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What We Can All Learn From A Fatal Off-Road Recovery

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What We Can All Learn From A Fatal Off-Road Recovery
What We Can All Learn From A Fatal Off-Road Recovery

One of the proud traditions among off-roaders, from the hardcore to the more casual enthusiasts, is to always help others who are stuck on a trail. While that’s an ideal we absolutely endorse, especially because one day you might be the one in need of recovery help, safety should always be a priority in every recovery effort. Sadly, an Arizona father killed in an accident while he was trying to help some people stuck in the mud serves a valuable lesson we should all learn.

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Back on July 26, 2022 Ryan Woods was off-roading with his wife and kids in the Kingman area where they lived. One would assume he was fairly familiar with the local conditions, but when he ran across some people who were stuck in the mud, he didn’t hesitate to help them get out.

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In the process, Woods’ Ford Super Duty also became stuck. For anyone familiar with how difficult mud in Arizona becomes during monsoon season, combined with the weight of a big pickup, you can understand how difficult extracting such a vehicle can be.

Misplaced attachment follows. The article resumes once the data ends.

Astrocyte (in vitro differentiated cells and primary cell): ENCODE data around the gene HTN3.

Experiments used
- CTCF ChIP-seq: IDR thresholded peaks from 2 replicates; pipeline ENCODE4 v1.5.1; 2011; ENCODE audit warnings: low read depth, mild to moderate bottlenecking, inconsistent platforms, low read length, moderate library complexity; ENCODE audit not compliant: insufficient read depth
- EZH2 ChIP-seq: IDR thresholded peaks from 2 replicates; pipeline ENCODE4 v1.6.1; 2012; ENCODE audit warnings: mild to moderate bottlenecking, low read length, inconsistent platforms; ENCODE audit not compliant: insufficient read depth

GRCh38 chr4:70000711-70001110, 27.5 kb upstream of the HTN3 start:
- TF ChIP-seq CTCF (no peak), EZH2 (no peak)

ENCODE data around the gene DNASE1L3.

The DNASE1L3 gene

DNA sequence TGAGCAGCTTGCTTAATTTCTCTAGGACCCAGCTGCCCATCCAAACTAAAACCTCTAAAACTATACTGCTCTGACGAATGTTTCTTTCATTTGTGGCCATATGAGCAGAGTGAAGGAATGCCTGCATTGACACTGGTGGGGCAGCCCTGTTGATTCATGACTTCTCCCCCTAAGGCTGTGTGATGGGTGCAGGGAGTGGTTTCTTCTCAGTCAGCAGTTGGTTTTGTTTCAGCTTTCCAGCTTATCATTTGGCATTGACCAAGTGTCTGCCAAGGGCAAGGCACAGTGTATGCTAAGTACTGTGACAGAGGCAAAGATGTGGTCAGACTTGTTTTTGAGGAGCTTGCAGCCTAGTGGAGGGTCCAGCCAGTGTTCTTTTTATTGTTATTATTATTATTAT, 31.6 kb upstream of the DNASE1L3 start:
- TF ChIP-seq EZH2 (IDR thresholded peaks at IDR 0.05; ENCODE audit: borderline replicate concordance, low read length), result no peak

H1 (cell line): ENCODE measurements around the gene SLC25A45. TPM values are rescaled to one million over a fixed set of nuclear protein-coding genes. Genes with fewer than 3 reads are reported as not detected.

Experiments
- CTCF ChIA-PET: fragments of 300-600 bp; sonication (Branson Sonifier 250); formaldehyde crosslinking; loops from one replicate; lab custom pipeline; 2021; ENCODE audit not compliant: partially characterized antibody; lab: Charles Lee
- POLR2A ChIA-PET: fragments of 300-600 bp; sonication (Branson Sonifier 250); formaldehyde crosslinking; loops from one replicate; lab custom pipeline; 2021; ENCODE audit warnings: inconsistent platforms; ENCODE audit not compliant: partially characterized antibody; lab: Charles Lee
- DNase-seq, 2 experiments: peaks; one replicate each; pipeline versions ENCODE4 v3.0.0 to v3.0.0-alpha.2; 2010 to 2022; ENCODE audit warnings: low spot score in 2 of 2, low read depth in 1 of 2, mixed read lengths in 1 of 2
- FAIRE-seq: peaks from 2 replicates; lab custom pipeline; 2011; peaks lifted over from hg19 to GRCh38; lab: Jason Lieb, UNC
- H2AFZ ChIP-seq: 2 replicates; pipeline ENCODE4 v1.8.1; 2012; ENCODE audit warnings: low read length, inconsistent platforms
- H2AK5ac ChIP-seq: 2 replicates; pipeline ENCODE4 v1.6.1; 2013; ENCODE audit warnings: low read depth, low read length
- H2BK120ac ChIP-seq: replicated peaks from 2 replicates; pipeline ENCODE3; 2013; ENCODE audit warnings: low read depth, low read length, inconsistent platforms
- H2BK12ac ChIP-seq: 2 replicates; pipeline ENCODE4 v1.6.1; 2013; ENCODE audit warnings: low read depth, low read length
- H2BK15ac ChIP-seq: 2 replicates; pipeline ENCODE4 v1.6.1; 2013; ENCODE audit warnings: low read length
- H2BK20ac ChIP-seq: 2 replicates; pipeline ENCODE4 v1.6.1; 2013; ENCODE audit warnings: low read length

Unphased, Woods called a friend for help. It likely wasn’t the first time he’d been in such a predicament since his family says he was a big off-roader. The friend who helped is described in the GoFundMe campaign as an “off roader, racer, and mechanic” so he wasn’t just some slouch.

However, Woods and his friend made a fateful decision as they prepared to overcome the extreme suction keeping the big truck from moving. After a chain failed using the recovery hooks on the bumper, Woods used a tow strap attached a drop hitch with a tow ball on the end.

You might not realize it, but that’s not a safe recovery point. Hitches and tow balls are designed for pulling trailers, not pulling vehicles out of the mud. The forces on that drop hitch were too great and it sheared, the rest of the hitch and heavy tow ball rocketing through the windshield and right into Woods.

In the photos shared for the GoFundMe campaign, you can see the steering wheel was deformed from the impact, giving you an idea of just how fast the hitch and ball were traveling as they punched through the safety glass.

We’ve seen steel winch cables do the same thing, which is one of the reasons why some off-roaders prefer synthetic rope. Others drape a safety blanket at the midpoint to prevent a snapped line from becoming a life-ending whip. This is also why professional off-road recovery crews often use soft shackles and kinetic ropes because if those fail, the present zero lethality to anyone.

Woods leaves behind a wife and three children, two under the age of 18. While the GoFundMe campaign exceeded the $15,000 goal it won’t replace the husband and father. Many have hopefully learned a lifesaving lesson from this fatal accident, but we think it bears repeating over and over because people forget or perhaps missed this tragedy back when it happened. If you’re going to hit trails, either bring off-road recovery gear or call a professional if you or someone else gets stuck.

Images via GoFundMe